Ken Zhang: He Graduated From Ross And Then Started One Of China's Fastest Growing Companies
—BY BOB NEEDHAM
Hengde “Ken” Zhang’s career as an entrepreneur started early. As a schoolboy in China, he started his first company at age 13. By the time he headed off to the U.S. for college, he had already started several different ventures.
It makes sense, then, that he would continue his entrepreneurial efforts after earning his Michigan Ross BBA in 2010. And it’s no surprise that he’s been successful. But it would have been hard to predict just how successful: In just a few years, he’s built a startup into one of the most impressive growth stories in the modern Chinese economy.
As the founder and CEO of Zhubaijia — a company providing short-term rentals and other trip services to travelers through a sharing-economy model — Zhang has grown the company in just a few years to a venture of about 300 full-time employees (and thousands of part-time), offering 270,000 properties to Chinese travelers in more than 80 different countries and more than 800 cities. He was included on Forbes’ “30 Under 30” list in China in 2014 and named one of China Daily’s Top 10 Young Entrepreneurs in 2015.
“I was born in a business-oriented family,” Zhang says of his early start in entrepreneurship. “My family’s mentality of educating kids is not giving them money. I had to make money on my own.”
So he set up a business buying secondhand computer parts and reselling them online. Then, to draw traffic, he and some friends combined the resale business with a website that provided how-to information on computer security and defenses against hacking. If their parts customers were local in Beijing, they sometimes did the delivery themselves, “just like a pizza guy,” to save money. Zhang made about 2,000 RMB (close to $300) a month on that venture.
“We found a kind of happiness doing this little startup,” he says.
“So I kept trying different startups after that. Sometimes they worked, and sometimes they didn’t.” He served two years in the Chinese Navy, and then got involved in buying and selling real estate before deciding to pursue a business degree in the U.S.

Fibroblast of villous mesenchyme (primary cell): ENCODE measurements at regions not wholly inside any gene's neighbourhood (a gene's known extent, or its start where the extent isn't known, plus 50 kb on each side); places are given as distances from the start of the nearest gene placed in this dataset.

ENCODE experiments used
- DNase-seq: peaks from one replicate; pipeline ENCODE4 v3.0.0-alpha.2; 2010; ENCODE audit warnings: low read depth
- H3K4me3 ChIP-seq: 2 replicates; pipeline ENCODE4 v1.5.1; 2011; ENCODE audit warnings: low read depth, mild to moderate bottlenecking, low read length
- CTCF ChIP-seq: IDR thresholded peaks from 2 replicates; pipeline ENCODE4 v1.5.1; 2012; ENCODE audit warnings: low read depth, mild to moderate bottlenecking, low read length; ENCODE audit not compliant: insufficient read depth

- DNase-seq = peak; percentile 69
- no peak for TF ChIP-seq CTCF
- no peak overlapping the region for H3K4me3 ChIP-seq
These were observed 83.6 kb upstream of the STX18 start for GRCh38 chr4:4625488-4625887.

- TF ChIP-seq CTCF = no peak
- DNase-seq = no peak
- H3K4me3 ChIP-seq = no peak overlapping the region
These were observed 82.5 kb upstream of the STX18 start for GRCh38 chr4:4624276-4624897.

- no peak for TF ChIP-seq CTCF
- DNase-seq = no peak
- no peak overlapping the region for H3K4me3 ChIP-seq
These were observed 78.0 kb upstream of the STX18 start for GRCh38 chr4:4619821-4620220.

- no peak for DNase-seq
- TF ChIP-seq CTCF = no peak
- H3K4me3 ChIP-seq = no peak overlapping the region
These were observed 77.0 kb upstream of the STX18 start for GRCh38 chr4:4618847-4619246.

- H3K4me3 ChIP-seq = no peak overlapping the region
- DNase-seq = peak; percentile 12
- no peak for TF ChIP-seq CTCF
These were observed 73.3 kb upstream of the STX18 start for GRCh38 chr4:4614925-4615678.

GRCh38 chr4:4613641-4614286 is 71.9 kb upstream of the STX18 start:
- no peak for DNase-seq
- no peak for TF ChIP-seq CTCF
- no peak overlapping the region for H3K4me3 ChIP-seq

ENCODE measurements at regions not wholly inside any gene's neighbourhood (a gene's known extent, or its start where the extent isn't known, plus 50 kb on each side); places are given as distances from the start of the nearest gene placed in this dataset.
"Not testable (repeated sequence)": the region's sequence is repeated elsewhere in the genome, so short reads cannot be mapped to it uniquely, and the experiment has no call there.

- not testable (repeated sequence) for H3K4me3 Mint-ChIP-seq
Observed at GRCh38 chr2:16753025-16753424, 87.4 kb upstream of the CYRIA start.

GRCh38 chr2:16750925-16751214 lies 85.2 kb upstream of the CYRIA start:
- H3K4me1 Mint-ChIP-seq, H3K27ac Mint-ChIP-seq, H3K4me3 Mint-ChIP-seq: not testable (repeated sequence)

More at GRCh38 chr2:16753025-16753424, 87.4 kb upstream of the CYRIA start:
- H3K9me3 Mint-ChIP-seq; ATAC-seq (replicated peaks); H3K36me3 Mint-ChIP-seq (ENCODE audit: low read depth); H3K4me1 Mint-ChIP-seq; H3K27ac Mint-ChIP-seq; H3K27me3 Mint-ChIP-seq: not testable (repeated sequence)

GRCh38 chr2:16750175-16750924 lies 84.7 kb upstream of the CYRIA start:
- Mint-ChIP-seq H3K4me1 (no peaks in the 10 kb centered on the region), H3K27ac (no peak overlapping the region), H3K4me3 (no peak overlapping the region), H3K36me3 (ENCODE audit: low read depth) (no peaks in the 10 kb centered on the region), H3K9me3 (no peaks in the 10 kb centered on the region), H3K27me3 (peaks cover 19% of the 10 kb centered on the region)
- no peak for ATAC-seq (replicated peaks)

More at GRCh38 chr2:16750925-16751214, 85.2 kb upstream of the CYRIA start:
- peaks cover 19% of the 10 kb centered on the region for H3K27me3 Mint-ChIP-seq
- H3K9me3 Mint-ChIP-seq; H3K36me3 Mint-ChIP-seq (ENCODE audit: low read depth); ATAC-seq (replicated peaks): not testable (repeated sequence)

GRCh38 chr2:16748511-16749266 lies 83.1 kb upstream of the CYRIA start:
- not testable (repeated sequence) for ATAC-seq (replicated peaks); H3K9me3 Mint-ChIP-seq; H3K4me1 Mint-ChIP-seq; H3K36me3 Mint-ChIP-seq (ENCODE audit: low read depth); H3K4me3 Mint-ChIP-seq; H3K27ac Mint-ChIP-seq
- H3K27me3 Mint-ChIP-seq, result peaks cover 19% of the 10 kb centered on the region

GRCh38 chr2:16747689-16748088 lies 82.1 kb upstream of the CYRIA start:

He spent two years at Purdue before transferring to the Ross BBA Program, drawn, Zhang says, by its mission to “develop leaders who make a positive difference in the world,” as well as the ethnic diversity at the University of Michigan. In fact, he met two other Chinese students in the program at the time — one of whom now works for his company. “Ross graduates are always a half-step smarter than other schools’ graduates,” he says with a smile.
Zhang credits Ross for a well-rounded education that helps him both as a business owner and a person. “It shaped me (in terms of) dealing with people and learning how to think independently, critically, and analytically,” he says now. “It helped me grow, helped me become a better man.”
After graduation, Zhang worked briefly for a venture capital fund before turning to his family business in real estate. Seeing the demand for hotel options in Asia, he got the idea for Zhubaijia — the niche need for travel services based on the Airbnb model but with no language barrier for the Chinese customers. Zhubaijia also offers additional services to make the customer’s stay abroad more comfortable, including booking rooms, booking airline tickets, car rentals, local tour guides, translation services, and more. He piloted the idea in Hong Kong in 2011 and then fully launched it in China the next year.
“There are a lot of outbound Chinese travelers...almost two billion Chinese in the market,” he says. With Zhubaijia, “It’s easy to spend their holiday in different countries.”
The company soon exploded, growing revenue more than 5,000 percent between 2014 and 2015. It’s leveled off somewhat since then — it would pretty much have to — but still enjoyed 900-percent growth in the first half of last year.
“Because the revenue base has been growing, the growth rate has been slowing down,” Zhang says. “But it still feels like fast growth.”
Despite the demands of his company, Zhang maintains his college ties. He’s been active in leadership for both the Ross and the University of Michigan alumni clubs in Beijing, and he returned to campus last fall for the dedication of a room in the new Blau Hall named in his honor. He’s encouraged to see Michigan Ross putting more focus on entrepreneurship, which he believes is critical to graduates even if they are going off to work in consulting or for a big company.
As he sees it, his own education continues today. “I’m still learning right now,” he says. “I’m learning to face lots of tasks I hadn’t imagined before, and lots of uncertainties, and lots of urgent issues popping up suddenly. Ross definitely prepared me to think independently and work with people. But in the real world there’s still a lot to learn.”